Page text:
She was the product of divorced parents, yet she has been married for 30 years and she has a great marriage. Her faith in God is strong- in fact, I have had the privilege of watching her come alive to God in new ways over the past year that are just amazing! My friend shared that even though her parents split when she was a teenager, she had a relationship with both of them, and their commitment to still get together helped her through her young adult years.

I needed to hear that was possible, because it is what I was hoping for the entire time. I know relationships between Jon and I and the girls will change, and I know it will take time, but somehow I needed to hear that our actions won’t ruin their chances for a stable marriage. Yes I know that sounds ridiculous, but I have obviously let stories I have heard of kids whose parents divorced give up on the possibility of a long marriage drive my impression of how this goes in the long run.

The morning after that conversation brought to light another side of the fear.

I remember taking the girls through some of the book of Proverbs when they were in elementary school (in my attempts to do some sort of devotion with them). One I remember, which was especially close to my heart, was Prov 3:3 – “Let love and faithfulness never leave you; bind them on your heart, write them on the tablet of your heart”. I loved the imagery of that advice, and, having found this verse early in our marriage, it had become a banner for me. To me, this was the challenge for every marriage, as I had always believed that marriage is an earthly example of God’s commitment to us and unconditional love for us – so faithfulness and love were huge in my mind (and still are, let me just clarify).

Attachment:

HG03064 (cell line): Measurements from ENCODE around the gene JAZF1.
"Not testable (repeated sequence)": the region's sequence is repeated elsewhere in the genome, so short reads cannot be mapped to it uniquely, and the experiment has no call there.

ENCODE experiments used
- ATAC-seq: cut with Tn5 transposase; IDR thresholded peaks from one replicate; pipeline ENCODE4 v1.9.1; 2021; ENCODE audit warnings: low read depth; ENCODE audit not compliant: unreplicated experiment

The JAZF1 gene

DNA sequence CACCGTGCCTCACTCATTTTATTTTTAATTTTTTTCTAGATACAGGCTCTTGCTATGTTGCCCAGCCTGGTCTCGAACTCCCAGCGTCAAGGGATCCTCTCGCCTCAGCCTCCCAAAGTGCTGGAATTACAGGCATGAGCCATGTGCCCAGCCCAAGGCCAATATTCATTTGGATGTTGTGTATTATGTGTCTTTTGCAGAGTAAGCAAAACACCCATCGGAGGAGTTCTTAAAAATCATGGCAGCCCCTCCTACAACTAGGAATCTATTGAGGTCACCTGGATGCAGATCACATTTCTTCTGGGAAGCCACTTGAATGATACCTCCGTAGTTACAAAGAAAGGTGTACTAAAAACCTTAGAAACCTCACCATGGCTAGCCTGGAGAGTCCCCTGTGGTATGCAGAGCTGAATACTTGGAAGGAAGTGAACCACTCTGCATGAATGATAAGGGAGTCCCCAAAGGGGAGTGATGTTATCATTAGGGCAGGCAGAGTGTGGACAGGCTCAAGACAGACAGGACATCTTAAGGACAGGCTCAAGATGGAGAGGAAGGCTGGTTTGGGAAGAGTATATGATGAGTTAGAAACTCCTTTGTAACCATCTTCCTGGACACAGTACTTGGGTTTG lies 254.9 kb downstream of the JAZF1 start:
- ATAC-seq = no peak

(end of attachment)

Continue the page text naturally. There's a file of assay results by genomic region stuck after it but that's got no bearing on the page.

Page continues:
As I read the verse again, fearful that somehow the concepts of love and faithfulness would now fall on deaf ears, I realized that this verse wasn’t spoken to a son in the context of marriage. Love and faithfulness still apply – they are life choices in any relationship. Why had I limited it to just marriage?? And, as my friend challenged me last night – Jon and I can still be faithful friends. After all, we have been best friends for over 28 years, so why would that change?

I started talking with the Lord about all this, about my fear of this ruining the girls’ idea that marriage can last a lifetime, about dashing hopes that a good strong marriage could ever happen for them, and realized that somehow I had latched onto a belief that I was responsible for the burden of proof that faithfulness and marriage can last.

Almost as quickly thereafter came this one:

Who told you that was your job?

It took me a few minutes to process.

Who told you that was your job?

Slowly, as I pondered the still quiet voice that I know is the One that unearths all the hidden beliefs and deep things in my soul, I realized I had been carrying a burden I wasn’t meant to carry. I am not, and never have been, the owner of faithfulness and love – God is.

I cannot tell you how freeing that recognition was. It felt like a ton of bricks had been lifted off of me all of a sudden, and I could breathe again.

It felt good to breathe.

So my question to you, my friends, is what burden of proof are you carrying that is not your job? We all do this at some point, don’t we? We carry the burden of being “perfect” Christians to our unbelieving families, as if our perfection will woo their heart. We work hard to provide for our families, as if it’s fully up to us to make sure they have what they need.

This is a story of the burden of proof I had to learn to let go.

I challenge you to think about whether or not you are doing this in your own life… and if you are….can you let go?

It’s pretty freeing.